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David Rothenberg's Sudden Music is a shimmering, picaresque, poly-brilliant book, rather like butterfly flight, but suitably piercing too. And he shares, I think, my hunch that music, like wind, is the lungs of the world, and that Brownian motion seethes at its heart.(Edward Hoagland)
Wandering monk, lovelorn klezmer, Rothenberg roams the world, ears wide open, ready to jam with veena players in Bangalore or birds in the High Sierra. The news he brings is vital―that nature can teach us how to make music; that music can teach us how to live in nature.(Evan Eisenberg author of The Ecology of Eden)
How to encounter the vital presence of the present moment, in all its alterity and loopiness, except by cultivating our own animal spontaneity? When cricket-rhythms heat up the night, or a White-Crested Laughing Thrush launches its crazed arpeggios out across the confines of the aviary, how to join one's own rhythms to theirs if not by improvisation? Improvisation, the blessed art, is where we exercise and hone our earthborn spontaneity and wildness. Here David Rothenberg, accomplished eco-philosopher and jazzman, lets loose his rich reflections and riffs on the improvisational craft, discoursing both in words on the page, and in swooping melodies on the enclosed CD―melodies that swerve and dance with his fellow musicians, songbirds, scientists, and sacred texts. Read, listen, and slip back inside 'the music of what happens.'(David Abram author of The Spell of the Sensuous)
Weaving memoir, travelogue, and reflection, philosopher and musician Rothenberg describes the world as a musical place, where he has found 'a way to hear the whole world as a musical happening, making each step forward a musical gesture, a part in the song of the world.'(Natural History)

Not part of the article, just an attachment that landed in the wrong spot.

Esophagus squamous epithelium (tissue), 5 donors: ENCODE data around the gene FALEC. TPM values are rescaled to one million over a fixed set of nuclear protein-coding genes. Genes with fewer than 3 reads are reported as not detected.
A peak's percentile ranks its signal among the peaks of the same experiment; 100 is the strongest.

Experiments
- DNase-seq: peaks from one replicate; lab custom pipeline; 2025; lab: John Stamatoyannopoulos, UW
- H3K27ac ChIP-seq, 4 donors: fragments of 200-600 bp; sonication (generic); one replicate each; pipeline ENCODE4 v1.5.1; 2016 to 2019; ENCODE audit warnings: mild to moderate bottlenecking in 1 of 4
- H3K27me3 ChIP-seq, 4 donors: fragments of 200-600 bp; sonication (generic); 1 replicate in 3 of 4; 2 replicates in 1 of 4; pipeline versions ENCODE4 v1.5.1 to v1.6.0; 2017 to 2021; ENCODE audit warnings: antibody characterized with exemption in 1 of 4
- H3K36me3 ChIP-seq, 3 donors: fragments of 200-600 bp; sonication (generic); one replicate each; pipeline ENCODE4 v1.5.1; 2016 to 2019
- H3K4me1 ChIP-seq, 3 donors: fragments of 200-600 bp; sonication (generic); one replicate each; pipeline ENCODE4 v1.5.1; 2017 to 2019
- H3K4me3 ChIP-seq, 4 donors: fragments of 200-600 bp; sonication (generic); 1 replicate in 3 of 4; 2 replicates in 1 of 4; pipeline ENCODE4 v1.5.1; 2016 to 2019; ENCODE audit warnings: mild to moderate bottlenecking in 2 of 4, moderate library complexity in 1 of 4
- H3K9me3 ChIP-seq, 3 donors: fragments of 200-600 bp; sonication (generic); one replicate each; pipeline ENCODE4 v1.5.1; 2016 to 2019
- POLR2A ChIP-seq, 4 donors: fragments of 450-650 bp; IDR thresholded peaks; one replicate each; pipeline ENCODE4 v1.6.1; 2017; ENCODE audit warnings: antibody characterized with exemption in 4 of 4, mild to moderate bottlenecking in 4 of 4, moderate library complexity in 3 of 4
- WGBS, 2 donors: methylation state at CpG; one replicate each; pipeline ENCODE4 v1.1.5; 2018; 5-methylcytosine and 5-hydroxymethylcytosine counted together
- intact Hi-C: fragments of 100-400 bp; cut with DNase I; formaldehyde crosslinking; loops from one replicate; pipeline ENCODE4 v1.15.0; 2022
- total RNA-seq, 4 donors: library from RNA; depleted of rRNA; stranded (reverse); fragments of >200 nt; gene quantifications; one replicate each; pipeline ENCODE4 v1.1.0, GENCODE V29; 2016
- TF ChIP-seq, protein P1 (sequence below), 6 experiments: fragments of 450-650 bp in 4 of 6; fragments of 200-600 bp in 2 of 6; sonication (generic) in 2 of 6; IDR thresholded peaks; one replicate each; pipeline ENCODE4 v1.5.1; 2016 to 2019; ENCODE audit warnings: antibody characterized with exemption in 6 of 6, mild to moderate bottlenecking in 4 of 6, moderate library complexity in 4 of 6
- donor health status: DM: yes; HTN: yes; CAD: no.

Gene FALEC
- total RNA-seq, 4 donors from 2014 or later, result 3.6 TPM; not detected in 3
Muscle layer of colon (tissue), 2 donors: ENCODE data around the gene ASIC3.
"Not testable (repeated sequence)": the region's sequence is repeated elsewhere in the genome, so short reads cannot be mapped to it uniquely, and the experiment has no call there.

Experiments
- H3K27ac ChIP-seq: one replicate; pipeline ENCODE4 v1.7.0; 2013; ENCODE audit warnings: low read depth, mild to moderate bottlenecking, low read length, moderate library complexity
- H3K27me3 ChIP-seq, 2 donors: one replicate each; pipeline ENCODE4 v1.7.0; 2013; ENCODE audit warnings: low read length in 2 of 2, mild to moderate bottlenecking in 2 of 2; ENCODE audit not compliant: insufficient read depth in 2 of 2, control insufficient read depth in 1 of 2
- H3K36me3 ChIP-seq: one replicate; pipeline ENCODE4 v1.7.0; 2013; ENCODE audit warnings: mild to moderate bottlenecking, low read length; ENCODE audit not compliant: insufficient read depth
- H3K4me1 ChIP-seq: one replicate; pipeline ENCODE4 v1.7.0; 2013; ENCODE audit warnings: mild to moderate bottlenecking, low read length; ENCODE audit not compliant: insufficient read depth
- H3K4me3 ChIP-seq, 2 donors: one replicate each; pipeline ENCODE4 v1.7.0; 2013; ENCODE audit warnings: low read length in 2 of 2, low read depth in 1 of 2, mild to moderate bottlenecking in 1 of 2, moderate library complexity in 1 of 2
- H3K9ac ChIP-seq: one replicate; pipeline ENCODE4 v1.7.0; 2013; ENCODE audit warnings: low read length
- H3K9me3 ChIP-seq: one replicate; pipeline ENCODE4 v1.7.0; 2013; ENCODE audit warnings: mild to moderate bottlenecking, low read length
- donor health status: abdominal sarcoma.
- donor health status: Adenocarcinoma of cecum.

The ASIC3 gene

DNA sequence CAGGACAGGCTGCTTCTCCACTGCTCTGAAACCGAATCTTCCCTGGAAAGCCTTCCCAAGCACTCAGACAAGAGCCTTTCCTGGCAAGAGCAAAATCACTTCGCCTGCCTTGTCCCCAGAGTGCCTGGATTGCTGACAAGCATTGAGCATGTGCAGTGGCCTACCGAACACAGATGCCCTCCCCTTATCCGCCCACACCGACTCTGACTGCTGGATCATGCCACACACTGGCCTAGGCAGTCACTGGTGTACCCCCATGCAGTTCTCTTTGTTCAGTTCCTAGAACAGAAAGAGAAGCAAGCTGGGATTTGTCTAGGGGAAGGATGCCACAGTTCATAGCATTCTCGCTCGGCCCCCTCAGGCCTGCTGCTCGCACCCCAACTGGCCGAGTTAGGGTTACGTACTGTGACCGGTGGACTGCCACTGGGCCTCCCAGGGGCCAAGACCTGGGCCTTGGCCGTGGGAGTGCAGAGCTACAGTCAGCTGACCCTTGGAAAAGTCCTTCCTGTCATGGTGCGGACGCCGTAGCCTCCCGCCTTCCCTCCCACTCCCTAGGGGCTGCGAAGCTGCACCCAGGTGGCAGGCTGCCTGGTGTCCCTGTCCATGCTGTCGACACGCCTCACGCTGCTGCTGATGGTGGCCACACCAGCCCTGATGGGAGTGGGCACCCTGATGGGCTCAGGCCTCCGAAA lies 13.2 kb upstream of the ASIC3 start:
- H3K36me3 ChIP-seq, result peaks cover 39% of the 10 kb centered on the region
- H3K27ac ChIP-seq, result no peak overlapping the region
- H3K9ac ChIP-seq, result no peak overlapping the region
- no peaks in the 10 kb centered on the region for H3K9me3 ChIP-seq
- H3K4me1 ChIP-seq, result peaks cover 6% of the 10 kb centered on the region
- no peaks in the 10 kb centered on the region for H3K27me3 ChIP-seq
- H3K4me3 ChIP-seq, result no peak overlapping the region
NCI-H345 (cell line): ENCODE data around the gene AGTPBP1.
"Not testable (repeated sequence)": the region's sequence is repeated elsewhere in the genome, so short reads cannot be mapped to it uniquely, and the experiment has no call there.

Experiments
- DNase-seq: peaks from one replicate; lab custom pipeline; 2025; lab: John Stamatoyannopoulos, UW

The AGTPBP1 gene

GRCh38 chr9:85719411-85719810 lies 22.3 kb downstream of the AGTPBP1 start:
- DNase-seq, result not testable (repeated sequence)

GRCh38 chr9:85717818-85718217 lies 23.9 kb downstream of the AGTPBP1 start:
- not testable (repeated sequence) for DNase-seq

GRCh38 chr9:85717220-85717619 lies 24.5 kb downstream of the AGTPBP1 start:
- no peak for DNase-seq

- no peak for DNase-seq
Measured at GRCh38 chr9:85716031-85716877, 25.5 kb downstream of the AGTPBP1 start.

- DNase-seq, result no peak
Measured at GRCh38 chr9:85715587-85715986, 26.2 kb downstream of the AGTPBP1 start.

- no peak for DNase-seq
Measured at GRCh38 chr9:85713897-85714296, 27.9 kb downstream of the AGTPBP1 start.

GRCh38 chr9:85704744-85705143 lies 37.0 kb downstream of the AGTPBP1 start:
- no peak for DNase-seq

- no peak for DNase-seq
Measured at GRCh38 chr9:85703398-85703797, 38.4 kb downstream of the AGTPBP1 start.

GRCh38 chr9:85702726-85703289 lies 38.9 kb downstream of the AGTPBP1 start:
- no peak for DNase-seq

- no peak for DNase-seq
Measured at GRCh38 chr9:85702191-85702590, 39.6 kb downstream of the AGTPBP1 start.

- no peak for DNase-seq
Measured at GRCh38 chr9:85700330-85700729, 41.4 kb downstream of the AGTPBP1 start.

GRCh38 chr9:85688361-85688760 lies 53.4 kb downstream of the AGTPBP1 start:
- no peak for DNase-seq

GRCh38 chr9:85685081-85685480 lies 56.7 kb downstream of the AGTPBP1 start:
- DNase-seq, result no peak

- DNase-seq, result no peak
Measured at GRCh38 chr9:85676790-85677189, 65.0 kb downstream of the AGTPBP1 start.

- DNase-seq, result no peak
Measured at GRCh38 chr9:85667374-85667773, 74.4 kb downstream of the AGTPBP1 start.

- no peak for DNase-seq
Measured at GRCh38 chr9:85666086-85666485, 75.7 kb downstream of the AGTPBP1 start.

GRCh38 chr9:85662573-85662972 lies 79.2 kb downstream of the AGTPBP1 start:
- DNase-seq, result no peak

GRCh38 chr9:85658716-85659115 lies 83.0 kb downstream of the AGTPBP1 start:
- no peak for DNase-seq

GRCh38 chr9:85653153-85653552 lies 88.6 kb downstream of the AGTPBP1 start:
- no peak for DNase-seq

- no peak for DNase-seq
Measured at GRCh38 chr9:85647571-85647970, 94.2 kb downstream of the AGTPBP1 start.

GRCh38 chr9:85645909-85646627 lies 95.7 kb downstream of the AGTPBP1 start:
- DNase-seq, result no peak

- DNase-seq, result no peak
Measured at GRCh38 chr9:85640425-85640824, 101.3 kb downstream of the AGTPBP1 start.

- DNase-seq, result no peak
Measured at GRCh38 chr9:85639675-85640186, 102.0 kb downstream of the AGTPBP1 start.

May be the best music lesson I've ever had.(Orion)
Rothenberg's playfulness will transport you to strange places, exercise your imagination, and stir your soul.(Spirituality & Health)
It is refreshing to read an author who talks about music in context of the spirituality inherent to playing, composing, listening to, and thinking about music. . . . Sudden Music is a cross between Miles Davis and Arne Naess, Philip Glass and Gary Snyder, Brian Eno and Henry David Thoreau, John Cage and James Lovelock.(Alternatives Journal)
David Rothenberg has celebrated that unique and ephemeral moment that happens in ordinary life, in nature and music, and in that the transient and the permanent, the godhead and the commonplace become inseparable. The essential preconditions are an alertness of mind, a sense of risk and daring, and an abiding sensitivity to the vibrations, huge or infinitesimal, that surround us. Our senses, in particular hearing, become intelligent, and therefore the world intelligible. And consoling.(Russell Sherman author of Piano Pieces)